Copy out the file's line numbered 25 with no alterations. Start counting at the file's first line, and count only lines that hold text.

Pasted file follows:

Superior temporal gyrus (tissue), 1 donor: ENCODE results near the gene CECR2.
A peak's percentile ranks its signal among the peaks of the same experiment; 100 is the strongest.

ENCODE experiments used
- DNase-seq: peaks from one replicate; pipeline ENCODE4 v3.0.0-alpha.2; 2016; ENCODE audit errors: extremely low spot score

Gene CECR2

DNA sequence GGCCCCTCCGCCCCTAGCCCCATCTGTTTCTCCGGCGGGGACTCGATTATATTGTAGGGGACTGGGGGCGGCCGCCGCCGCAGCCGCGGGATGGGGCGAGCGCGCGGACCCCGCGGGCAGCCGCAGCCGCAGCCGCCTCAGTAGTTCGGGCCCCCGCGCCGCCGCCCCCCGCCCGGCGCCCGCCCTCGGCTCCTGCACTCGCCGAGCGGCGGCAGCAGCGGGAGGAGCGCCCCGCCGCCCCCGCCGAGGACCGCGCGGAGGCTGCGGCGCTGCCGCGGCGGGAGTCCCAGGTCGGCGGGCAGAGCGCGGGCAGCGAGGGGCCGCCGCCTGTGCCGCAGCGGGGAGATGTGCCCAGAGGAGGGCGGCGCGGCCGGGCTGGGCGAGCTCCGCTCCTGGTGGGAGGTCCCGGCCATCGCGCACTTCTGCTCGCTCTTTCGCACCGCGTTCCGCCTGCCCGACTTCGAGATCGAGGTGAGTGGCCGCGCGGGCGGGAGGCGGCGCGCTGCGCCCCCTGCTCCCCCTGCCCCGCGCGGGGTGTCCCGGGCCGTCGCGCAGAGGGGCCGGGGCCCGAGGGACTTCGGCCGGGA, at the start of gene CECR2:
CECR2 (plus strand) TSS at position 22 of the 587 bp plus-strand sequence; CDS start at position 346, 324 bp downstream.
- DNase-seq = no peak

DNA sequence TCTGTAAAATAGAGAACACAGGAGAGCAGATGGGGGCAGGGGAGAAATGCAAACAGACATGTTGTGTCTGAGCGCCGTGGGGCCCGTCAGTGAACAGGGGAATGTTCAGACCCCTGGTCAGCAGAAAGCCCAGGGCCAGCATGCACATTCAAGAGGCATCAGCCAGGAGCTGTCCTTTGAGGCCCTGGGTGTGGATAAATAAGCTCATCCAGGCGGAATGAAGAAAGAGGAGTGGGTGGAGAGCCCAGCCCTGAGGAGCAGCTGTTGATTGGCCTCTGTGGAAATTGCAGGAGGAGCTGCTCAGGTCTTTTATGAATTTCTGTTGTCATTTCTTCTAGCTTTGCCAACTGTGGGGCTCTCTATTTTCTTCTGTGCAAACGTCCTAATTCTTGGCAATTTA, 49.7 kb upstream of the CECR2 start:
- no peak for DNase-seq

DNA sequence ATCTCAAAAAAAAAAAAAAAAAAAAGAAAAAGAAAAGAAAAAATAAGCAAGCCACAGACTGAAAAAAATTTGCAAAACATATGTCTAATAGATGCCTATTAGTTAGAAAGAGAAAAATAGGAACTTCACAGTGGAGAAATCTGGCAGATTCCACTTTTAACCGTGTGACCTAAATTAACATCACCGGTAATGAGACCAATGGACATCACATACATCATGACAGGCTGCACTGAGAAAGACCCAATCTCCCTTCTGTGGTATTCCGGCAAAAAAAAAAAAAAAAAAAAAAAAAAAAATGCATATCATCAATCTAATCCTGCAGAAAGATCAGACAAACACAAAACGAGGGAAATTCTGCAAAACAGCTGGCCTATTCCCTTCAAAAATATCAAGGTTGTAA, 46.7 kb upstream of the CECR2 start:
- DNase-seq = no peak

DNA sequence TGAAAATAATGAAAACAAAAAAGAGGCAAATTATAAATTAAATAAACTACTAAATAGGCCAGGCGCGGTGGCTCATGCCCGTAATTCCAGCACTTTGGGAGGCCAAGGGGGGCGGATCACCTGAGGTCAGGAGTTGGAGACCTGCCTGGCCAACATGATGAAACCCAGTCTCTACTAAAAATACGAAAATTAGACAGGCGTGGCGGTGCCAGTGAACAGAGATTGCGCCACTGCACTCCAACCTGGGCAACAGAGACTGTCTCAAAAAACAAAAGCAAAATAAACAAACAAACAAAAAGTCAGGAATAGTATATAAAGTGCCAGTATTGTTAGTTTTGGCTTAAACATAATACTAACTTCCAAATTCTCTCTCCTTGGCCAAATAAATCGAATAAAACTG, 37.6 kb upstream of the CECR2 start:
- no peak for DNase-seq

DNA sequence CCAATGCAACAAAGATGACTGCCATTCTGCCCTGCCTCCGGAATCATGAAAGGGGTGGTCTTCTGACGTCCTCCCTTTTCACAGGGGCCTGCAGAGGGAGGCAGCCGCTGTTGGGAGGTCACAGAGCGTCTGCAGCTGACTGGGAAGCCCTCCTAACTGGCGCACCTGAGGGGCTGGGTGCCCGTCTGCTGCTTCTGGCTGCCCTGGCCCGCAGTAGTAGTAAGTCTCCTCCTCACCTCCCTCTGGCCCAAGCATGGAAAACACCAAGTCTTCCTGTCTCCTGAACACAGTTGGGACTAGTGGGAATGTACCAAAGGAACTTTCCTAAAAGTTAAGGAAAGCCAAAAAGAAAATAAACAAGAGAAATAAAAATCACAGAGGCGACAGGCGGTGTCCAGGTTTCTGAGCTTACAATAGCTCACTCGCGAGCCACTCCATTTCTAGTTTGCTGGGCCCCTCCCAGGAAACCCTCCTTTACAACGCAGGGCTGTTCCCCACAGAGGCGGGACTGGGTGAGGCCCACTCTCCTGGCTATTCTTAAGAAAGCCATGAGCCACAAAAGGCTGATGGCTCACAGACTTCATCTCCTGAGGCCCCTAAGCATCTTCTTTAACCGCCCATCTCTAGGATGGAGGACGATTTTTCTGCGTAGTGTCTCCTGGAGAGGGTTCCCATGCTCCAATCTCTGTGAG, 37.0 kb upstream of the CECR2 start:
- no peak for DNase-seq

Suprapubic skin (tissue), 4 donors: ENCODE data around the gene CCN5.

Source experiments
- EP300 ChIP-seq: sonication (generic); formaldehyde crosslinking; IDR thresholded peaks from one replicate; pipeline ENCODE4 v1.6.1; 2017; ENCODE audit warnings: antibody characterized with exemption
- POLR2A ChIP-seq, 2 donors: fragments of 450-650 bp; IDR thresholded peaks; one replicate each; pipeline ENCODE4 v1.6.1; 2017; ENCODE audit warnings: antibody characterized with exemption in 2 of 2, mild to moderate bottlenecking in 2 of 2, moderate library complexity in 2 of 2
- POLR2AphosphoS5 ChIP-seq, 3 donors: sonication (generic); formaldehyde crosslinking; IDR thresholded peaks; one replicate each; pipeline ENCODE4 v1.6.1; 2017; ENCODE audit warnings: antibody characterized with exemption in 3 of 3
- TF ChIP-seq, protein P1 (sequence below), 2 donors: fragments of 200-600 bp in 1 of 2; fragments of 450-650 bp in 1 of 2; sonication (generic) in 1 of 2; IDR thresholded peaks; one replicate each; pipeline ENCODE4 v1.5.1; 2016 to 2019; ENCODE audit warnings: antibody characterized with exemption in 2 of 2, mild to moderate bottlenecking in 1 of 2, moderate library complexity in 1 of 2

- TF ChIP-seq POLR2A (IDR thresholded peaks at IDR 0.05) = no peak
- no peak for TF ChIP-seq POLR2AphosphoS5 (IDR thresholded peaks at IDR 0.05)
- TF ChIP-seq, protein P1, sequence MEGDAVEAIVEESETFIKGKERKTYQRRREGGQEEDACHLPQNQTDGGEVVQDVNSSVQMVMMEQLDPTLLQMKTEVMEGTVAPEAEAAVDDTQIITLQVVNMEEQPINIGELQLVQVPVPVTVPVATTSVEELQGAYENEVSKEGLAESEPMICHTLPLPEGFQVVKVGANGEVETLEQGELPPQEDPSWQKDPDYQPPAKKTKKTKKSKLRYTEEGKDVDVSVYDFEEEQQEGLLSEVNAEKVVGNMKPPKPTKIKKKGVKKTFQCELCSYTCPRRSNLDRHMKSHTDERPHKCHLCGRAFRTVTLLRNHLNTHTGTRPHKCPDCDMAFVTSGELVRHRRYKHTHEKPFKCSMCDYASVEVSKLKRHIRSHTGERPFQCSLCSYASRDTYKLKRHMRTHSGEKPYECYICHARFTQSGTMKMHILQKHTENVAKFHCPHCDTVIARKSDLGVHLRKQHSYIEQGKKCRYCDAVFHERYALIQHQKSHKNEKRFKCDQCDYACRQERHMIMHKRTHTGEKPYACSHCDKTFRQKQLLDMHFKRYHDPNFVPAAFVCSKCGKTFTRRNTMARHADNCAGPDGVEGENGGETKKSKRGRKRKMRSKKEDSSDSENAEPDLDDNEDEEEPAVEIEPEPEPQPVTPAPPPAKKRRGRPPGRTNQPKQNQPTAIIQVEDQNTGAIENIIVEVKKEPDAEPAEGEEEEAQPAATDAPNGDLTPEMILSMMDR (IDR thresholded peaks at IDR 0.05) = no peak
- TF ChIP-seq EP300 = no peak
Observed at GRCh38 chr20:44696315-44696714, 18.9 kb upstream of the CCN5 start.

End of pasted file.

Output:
- TF ChIP-seq, protein P1, sequence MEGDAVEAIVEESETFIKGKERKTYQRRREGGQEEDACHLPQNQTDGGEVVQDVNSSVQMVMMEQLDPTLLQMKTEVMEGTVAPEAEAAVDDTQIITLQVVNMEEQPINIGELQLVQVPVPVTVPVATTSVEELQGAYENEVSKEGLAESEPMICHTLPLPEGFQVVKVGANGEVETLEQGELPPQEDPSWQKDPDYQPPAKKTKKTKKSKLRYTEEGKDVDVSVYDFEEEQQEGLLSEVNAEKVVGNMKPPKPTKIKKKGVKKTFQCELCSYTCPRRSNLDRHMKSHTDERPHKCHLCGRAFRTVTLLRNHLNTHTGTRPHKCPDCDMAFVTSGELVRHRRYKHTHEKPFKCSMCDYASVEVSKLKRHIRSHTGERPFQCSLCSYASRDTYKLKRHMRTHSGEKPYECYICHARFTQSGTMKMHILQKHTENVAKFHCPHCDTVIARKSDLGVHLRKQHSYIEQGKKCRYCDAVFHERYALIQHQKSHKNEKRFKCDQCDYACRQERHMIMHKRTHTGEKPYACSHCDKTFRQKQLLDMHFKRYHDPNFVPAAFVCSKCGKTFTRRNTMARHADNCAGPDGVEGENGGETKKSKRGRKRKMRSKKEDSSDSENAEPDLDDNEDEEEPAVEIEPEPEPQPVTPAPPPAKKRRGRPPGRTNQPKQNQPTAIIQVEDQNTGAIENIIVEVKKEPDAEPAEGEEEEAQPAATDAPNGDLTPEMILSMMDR (IDR thresholded peaks at IDR 0.05) = no peak